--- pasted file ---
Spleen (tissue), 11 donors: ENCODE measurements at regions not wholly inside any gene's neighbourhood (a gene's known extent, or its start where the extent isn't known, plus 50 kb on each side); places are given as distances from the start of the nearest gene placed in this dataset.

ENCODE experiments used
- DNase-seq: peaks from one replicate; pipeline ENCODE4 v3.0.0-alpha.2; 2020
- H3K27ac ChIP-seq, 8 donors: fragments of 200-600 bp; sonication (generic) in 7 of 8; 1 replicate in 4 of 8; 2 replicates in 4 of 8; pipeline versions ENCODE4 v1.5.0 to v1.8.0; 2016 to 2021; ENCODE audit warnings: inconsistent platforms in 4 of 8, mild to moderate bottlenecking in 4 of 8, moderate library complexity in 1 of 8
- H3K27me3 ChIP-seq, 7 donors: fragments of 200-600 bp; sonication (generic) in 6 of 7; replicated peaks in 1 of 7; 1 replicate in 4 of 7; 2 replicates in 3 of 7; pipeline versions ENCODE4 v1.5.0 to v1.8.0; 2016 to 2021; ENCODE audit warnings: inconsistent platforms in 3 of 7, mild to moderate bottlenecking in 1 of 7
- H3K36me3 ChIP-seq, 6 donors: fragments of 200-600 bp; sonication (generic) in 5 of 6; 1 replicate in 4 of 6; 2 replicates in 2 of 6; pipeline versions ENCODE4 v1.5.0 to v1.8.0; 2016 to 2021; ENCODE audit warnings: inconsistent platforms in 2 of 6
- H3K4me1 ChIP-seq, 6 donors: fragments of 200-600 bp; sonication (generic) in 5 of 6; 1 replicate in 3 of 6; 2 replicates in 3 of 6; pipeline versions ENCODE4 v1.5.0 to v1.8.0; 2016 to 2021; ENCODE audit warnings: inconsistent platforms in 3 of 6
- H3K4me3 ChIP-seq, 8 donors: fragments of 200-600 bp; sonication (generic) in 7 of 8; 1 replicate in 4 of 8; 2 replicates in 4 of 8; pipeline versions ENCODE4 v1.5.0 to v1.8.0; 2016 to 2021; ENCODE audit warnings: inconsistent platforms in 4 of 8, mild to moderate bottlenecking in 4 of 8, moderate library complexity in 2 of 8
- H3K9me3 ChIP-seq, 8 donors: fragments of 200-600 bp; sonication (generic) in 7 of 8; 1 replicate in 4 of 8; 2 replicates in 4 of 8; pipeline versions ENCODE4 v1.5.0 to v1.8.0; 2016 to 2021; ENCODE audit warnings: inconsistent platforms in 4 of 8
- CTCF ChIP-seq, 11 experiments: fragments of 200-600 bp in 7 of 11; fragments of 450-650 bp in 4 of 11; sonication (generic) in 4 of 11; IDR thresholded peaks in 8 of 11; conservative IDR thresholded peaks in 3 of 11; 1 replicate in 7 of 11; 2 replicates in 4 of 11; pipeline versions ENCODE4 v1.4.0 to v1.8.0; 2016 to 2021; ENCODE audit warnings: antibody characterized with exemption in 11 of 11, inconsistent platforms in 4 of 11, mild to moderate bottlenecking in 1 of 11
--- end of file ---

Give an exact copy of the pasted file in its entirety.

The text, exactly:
Spleen (tissue), 11 donors: ENCODE measurements at regions not wholly inside any gene's neighbourhood (a gene's known extent, or its start where the extent isn't known, plus 50 kb on each side); places are given as distances from the start of the nearest gene placed in this dataset.

ENCODE experiments used
- DNase-seq: peaks from one replicate; pipeline ENCODE4 v3.0.0-alpha.2; 2020
- H3K27ac ChIP-seq, 8 donors: fragments of 200-600 bp; sonication (generic) in 7 of 8; 1 replicate in 4 of 8; 2 replicates in 4 of 8; pipeline versions ENCODE4 v1.5.0 to v1.8.0; 2016 to 2021; ENCODE audit warnings: inconsistent platforms in 4 of 8, mild to moderate bottlenecking in 4 of 8, moderate library complexity in 1 of 8
- H3K27me3 ChIP-seq, 7 donors: fragments of 200-600 bp; sonication (generic) in 6 of 7; replicated peaks in 1 of 7; 1 replicate in 4 of 7; 2 replicates in 3 of 7; pipeline versions ENCODE4 v1.5.0 to v1.8.0; 2016 to 2021; ENCODE audit warnings: inconsistent platforms in 3 of 7, mild to moderate bottlenecking in 1 of 7
- H3K36me3 ChIP-seq, 6 donors: fragments of 200-600 bp; sonication (generic) in 5 of 6; 1 replicate in 4 of 6; 2 replicates in 2 of 6; pipeline versions ENCODE4 v1.5.0 to v1.8.0; 2016 to 2021; ENCODE audit warnings: inconsistent platforms in 2 of 6
- H3K4me1 ChIP-seq, 6 donors: fragments of 200-600 bp; sonication (generic) in 5 of 6; 1 replicate in 3 of 6; 2 replicates in 3 of 6; pipeline versions ENCODE4 v1.5.0 to v1.8.0; 2016 to 2021; ENCODE audit warnings: inconsistent platforms in 3 of 6
- H3K4me3 ChIP-seq, 8 donors: fragments of 200-600 bp; sonication (generic) in 7 of 8; 1 replicate in 4 of 8; 2 replicates in 4 of 8; pipeline versions ENCODE4 v1.5.0 to v1.8.0; 2016 to 2021; ENCODE audit warnings: inconsistent platforms in 4 of 8, mild to moderate bottlenecking in 4 of 8, moderate library complexity in 2 of 8
- H3K9me3 ChIP-seq, 8 donors: fragments of 200-600 bp; sonication (generic) in 7 of 8; 1 replicate in 4 of 8; 2 replicates in 4 of 8; pipeline versions ENCODE4 v1.5.0 to v1.8.0; 2016 to 2021; ENCODE audit warnings: inconsistent platforms in 4 of 8
- CTCF ChIP-seq, 11 experiments: fragments of 200-600 bp in 7 of 11; fragments of 450-650 bp in 4 of 11; sonication (generic) in 4 of 11; IDR thresholded peaks in 8 of 11; conservative IDR thresholded peaks in 3 of 11; 1 replicate in 7 of 11; 2 replicates in 4 of 11; pipeline versions ENCODE4 v1.4.0 to v1.8.0; 2016 to 2021; ENCODE audit warnings: antibody characterized with exemption in 11 of 11, inconsistent platforms in 4 of 11, mild to moderate bottlenecking in 1 of 11